Clause 8 - Transparency

Part of International Development (Reporting and Transparency) Bill – in a Public Bill Committee at 10:15 am on 15th February 2006.

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Photo of Mark Simmonds Mark Simmonds Shadow Minister (International Development) 10:15 am, 15th February 2006

As with the other new clauses, my party welcomes the simplification and clarity that the new clause provides by replacing clause 8. We also welcome the additional provisions on corruption and governance, which the Minister explained, and which he will know from comments on Second Reading cause concern to some of my party colleagues—and to Members from other parties as well.

I have proposed two amendments to the new clause. The first relates to a point I made in respect of a provision we debated earlier: we believe that the wording of the new clause will allow the Secretary of State to do what he or she sees fit, rather than what Parliament desires, which is to have the specific information referred to. Unusually, the Minister has not given a particularly full response on that point. I would like him to give a fuller response on why this amendment cannot be included. If he fails to do so, I will have no option but to return to this point on Report.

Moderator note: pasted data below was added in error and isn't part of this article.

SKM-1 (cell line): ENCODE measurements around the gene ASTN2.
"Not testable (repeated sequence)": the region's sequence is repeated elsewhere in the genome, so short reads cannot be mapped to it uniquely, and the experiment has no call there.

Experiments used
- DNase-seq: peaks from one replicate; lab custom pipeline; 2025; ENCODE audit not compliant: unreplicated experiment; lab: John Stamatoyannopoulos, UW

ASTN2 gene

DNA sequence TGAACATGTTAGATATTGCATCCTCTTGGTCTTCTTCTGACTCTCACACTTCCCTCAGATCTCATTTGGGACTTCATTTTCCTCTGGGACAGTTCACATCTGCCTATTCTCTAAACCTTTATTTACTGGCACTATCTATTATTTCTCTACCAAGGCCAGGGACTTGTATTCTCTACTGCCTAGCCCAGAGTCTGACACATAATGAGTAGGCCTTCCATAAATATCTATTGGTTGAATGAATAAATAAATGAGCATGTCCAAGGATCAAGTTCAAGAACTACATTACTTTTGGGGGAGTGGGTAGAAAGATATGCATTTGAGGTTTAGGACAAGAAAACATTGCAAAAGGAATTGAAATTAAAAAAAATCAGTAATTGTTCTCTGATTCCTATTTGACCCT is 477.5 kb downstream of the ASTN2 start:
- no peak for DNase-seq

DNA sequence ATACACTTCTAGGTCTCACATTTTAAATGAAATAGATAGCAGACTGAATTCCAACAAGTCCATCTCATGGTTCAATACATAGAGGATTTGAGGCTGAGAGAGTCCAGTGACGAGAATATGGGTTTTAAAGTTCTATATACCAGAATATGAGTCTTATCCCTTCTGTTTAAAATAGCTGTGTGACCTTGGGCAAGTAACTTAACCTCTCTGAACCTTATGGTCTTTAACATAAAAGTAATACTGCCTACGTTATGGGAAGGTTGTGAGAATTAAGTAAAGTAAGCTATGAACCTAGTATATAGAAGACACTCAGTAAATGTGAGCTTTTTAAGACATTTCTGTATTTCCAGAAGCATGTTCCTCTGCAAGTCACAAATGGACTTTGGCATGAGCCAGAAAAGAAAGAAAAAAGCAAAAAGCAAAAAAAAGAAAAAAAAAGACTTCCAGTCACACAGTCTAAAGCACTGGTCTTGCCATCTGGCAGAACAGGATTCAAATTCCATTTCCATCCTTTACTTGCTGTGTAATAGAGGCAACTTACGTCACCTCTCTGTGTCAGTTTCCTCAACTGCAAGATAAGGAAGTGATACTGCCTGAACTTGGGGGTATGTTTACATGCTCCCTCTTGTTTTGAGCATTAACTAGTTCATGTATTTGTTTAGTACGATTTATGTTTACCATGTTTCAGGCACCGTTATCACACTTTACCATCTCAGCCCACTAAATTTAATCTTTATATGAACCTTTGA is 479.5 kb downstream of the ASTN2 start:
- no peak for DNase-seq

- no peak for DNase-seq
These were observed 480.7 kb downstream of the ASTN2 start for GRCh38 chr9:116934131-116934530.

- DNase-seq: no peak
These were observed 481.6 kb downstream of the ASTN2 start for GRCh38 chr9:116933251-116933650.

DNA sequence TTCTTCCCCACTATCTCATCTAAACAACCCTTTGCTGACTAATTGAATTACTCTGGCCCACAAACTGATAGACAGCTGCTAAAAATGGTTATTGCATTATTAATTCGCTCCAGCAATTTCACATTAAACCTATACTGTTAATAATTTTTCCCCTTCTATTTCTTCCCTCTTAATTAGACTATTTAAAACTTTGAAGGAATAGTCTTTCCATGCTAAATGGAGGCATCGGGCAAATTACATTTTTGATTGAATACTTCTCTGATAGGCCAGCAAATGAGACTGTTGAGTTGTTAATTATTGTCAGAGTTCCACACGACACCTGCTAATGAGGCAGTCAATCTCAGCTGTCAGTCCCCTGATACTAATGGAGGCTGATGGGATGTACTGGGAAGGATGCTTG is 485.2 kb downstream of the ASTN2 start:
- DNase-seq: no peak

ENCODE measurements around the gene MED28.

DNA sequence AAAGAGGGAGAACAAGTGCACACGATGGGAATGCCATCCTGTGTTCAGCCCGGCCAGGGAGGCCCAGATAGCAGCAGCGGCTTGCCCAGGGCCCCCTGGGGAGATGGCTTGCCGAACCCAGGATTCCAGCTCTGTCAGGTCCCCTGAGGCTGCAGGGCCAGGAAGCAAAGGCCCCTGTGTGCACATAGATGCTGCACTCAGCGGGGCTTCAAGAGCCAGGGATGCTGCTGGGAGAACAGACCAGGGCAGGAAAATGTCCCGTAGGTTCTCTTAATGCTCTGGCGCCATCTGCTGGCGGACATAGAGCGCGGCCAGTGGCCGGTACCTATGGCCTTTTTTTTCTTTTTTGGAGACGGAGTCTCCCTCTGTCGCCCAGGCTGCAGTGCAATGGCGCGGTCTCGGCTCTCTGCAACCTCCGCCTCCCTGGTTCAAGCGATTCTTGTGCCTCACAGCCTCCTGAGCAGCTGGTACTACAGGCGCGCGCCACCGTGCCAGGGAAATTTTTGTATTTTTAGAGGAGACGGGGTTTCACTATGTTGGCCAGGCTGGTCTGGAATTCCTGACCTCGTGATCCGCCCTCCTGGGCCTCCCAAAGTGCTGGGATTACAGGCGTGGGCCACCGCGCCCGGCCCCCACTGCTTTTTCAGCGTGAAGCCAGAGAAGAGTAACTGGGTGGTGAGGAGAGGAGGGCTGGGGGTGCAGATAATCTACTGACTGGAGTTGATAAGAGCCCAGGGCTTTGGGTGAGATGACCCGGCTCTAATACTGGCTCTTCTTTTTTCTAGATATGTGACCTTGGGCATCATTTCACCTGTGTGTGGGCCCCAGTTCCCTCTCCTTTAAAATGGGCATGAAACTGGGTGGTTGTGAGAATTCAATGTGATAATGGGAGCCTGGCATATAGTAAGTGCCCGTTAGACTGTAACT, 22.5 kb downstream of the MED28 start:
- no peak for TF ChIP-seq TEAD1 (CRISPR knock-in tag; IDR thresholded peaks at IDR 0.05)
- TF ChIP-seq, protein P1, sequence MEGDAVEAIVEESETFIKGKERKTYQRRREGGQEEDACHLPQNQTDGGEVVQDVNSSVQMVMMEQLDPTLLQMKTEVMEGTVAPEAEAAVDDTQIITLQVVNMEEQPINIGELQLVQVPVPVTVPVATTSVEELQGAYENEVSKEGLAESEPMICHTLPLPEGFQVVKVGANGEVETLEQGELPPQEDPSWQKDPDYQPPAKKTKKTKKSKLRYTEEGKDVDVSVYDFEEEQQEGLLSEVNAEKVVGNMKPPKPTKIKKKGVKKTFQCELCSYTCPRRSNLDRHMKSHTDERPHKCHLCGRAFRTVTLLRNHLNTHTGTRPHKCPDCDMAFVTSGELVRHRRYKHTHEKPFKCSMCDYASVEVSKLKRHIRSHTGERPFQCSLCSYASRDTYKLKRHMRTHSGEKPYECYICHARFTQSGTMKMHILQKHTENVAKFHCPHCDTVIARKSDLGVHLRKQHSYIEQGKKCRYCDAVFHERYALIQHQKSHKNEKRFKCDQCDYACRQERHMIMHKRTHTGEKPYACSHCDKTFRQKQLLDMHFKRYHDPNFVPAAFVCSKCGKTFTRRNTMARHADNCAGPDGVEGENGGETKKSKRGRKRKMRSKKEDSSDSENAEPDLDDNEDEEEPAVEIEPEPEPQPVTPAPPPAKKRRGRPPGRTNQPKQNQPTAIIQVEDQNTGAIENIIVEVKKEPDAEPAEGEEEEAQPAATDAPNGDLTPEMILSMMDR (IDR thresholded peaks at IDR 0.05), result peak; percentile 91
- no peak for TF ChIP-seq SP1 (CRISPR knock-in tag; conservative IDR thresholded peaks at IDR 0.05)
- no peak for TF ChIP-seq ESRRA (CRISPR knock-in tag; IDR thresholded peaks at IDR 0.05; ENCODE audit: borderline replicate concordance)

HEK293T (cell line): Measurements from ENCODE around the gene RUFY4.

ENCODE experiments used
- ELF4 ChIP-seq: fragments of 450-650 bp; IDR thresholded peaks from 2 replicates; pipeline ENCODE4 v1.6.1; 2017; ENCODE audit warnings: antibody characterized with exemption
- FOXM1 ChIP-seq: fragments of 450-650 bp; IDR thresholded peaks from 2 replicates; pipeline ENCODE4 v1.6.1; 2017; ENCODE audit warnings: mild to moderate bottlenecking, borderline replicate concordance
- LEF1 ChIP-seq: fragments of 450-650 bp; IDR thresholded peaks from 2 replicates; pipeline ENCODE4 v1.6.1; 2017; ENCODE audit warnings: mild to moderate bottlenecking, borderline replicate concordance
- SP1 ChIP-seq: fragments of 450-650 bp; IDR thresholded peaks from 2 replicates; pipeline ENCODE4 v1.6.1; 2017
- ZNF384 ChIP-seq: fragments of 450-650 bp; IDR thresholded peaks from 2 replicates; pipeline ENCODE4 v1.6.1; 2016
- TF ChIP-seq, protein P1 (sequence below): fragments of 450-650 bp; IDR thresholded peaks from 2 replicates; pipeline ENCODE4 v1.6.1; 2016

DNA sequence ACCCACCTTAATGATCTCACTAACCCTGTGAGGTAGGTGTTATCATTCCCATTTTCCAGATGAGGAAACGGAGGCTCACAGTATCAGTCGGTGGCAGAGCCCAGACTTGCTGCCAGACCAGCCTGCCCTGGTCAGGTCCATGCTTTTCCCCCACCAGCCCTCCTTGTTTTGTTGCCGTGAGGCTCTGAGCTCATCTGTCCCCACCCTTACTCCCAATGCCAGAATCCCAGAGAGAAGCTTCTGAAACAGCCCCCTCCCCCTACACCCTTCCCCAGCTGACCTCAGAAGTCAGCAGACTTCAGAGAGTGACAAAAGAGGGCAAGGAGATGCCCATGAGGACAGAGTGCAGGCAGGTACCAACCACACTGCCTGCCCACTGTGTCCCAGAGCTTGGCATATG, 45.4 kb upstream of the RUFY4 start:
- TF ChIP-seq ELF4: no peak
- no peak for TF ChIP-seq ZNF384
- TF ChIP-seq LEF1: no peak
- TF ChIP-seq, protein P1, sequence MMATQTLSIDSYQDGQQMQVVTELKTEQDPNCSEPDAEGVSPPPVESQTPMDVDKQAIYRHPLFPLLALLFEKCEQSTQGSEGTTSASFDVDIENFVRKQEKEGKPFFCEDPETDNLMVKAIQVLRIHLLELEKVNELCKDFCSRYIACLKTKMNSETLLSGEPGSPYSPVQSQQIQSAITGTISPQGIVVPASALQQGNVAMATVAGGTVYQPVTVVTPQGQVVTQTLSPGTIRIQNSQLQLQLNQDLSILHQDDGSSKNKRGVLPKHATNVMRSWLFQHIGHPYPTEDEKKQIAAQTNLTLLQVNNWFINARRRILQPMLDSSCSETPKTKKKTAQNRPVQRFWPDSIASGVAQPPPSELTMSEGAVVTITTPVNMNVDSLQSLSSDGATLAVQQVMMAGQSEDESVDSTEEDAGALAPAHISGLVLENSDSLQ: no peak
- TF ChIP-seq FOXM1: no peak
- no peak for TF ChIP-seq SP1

My amendment (b) to Government new clause 2 relates to aid effectiveness and millennium development goals 1 to 7. As the new clause is currently drafted, the report could get away with some general comments in a couple of paragraphs about those issues. We would like it to be made clear in the Bill that, in respect of the minimum of 20 countries—or of the 25 that the Minister has assured the Committee he will report on up to the end of this Parliament—the aid effectiveness will be analysed against the specific MDGs in those countries. Otherwise, DFID might choose to draw on only the most successful examples in a particular year.

The Minister started to address the other issue I would like him to deal with in his introductory remarks on the new clause. It is to do with the objective described in subsection (2)(a)(iii), which is to

“make provision for the independent monitoring and evaluation of the effectiveness of policy and expenditure in achieving its stated objectives”.

I share the Minister’s view that it would be totally unrealistic and not cost-effective to have to do that for all 130 countries to which DFID gives assistance.   However, I do not accept that it is unrealistic and not cost-effective to do so for the 20 or 25 countries in respect of which analysis of effectiveness will, as the Minister has accepted, be put in the annual report and I cannot see why that cannot be done.